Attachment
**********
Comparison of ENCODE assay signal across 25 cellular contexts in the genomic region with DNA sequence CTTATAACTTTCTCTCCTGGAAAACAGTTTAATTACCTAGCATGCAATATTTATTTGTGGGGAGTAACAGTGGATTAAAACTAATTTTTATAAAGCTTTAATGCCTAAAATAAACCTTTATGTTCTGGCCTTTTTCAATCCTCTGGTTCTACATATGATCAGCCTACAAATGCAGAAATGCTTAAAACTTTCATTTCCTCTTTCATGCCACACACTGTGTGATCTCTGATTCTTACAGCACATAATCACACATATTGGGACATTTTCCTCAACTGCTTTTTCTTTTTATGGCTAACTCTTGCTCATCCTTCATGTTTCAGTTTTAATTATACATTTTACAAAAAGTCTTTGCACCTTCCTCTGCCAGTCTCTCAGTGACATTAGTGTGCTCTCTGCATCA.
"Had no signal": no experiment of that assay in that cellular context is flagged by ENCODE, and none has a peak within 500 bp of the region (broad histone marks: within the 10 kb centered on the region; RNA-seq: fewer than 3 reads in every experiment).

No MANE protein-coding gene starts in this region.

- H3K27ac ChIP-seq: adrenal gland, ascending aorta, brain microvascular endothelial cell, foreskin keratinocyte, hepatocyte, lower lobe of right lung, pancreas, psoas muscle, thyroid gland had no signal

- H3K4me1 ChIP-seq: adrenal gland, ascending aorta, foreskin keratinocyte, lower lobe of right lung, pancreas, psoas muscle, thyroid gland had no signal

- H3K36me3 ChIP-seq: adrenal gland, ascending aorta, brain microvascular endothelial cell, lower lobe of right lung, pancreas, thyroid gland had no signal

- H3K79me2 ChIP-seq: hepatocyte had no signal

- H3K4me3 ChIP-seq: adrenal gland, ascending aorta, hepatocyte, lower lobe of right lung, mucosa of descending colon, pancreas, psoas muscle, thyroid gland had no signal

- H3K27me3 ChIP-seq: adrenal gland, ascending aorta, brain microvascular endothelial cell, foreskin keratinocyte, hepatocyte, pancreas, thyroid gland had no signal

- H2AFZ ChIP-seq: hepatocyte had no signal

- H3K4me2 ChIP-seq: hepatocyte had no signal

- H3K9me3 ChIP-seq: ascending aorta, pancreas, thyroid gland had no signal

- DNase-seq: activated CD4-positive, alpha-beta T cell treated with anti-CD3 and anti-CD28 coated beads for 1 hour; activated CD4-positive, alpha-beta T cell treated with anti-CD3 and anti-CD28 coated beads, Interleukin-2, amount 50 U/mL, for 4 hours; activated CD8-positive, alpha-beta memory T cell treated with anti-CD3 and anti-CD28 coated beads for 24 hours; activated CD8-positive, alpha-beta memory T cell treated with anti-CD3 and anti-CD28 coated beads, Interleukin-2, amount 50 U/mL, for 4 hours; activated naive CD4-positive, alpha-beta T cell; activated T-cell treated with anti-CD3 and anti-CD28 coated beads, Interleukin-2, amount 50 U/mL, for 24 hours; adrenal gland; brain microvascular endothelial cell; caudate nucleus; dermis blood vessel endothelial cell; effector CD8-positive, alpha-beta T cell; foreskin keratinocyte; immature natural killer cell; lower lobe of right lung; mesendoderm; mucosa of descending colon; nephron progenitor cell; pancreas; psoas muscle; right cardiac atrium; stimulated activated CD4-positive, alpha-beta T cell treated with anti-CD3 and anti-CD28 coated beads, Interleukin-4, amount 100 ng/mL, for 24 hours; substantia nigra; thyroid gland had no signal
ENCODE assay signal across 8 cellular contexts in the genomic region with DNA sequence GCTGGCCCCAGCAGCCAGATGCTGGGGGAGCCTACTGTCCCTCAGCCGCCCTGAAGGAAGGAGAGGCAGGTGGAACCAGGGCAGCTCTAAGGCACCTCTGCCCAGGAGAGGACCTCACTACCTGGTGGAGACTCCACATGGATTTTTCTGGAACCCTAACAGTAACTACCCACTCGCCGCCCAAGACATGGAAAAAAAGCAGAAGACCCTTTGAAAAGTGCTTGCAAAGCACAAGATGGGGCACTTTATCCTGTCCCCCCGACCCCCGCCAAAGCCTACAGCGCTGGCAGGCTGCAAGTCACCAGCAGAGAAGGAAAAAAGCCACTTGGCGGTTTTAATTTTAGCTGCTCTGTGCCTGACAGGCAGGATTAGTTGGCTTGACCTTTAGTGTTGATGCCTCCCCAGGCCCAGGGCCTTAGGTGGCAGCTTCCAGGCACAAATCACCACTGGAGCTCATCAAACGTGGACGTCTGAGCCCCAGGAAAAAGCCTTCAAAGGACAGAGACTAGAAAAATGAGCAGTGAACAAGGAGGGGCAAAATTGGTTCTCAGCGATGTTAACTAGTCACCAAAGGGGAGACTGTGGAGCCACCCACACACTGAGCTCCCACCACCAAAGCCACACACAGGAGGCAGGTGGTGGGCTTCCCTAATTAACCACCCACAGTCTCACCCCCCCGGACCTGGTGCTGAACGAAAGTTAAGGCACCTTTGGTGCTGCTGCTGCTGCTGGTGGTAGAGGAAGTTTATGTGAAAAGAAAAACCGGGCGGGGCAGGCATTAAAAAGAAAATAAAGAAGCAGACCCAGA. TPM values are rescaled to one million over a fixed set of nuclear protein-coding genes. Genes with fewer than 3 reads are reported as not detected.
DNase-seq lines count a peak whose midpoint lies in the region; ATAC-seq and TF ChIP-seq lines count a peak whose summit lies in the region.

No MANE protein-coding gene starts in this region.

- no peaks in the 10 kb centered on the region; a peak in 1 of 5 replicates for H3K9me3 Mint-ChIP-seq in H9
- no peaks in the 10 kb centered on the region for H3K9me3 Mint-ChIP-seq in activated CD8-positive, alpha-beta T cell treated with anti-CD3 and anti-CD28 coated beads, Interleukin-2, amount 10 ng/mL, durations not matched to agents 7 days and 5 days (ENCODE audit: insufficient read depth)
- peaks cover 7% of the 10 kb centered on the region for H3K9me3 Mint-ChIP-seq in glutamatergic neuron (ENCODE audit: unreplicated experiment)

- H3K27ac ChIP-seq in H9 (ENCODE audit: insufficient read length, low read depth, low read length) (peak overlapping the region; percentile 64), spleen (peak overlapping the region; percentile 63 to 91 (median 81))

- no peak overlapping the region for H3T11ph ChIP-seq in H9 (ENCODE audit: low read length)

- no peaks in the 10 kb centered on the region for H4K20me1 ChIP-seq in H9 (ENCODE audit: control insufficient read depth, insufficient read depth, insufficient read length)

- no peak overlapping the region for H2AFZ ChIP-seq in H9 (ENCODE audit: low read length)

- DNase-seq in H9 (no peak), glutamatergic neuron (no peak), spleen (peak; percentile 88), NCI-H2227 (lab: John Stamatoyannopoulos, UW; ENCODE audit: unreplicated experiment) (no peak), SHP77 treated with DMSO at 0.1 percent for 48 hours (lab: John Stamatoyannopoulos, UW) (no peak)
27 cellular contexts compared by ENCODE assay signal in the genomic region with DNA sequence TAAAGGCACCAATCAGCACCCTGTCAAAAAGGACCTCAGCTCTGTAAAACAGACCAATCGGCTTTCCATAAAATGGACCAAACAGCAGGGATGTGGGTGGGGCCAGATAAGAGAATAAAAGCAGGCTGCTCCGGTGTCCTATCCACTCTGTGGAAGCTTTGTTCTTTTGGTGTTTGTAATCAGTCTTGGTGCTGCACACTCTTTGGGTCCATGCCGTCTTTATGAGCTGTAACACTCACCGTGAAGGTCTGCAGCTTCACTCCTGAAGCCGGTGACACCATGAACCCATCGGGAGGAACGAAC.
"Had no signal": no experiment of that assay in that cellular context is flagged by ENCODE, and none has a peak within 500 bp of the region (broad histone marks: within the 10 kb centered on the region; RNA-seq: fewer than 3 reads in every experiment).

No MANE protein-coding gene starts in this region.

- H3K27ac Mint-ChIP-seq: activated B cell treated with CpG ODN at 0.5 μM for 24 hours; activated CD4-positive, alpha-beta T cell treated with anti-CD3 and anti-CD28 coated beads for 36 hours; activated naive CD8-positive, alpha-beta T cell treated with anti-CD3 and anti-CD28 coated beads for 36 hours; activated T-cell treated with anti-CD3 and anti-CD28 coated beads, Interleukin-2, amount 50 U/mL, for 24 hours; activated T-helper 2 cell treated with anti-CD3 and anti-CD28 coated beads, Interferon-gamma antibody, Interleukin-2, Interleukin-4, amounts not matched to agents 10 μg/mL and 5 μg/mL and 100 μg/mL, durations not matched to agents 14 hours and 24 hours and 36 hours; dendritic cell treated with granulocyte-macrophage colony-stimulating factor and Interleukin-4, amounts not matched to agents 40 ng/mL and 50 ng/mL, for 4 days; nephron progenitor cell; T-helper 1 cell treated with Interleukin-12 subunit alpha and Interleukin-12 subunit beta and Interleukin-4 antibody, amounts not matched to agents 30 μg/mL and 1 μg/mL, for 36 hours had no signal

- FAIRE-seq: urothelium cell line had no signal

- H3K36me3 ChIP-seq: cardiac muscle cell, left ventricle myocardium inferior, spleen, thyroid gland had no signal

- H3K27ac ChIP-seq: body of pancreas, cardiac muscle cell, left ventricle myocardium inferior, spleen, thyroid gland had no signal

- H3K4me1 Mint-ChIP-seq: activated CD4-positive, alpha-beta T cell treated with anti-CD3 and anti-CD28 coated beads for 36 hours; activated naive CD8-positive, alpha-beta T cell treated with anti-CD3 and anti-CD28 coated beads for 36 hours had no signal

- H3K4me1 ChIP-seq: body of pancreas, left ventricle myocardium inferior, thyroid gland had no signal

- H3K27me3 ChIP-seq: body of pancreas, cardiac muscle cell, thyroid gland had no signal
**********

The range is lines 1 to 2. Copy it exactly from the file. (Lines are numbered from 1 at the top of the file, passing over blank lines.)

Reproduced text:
Comparison of ENCODE assay signal across 25 cellular contexts in the genomic region with DNA sequence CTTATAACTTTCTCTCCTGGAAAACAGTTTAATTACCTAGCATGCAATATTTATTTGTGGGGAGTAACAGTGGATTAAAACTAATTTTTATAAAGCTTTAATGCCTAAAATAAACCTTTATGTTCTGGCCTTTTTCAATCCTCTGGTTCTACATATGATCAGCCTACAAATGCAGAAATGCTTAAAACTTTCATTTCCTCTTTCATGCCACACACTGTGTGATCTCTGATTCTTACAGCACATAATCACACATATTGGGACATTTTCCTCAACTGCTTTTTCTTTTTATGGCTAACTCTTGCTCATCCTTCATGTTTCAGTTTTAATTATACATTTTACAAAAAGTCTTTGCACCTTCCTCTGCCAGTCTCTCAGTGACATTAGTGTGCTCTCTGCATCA.
"Had no signal": no experiment of that assay in that cellular context is flagged by ENCODE, and none has a peak within 500 bp of the region (broad histone marks: within the 10 kb centered on the region; RNA-seq: fewer than 3 reads in every experiment).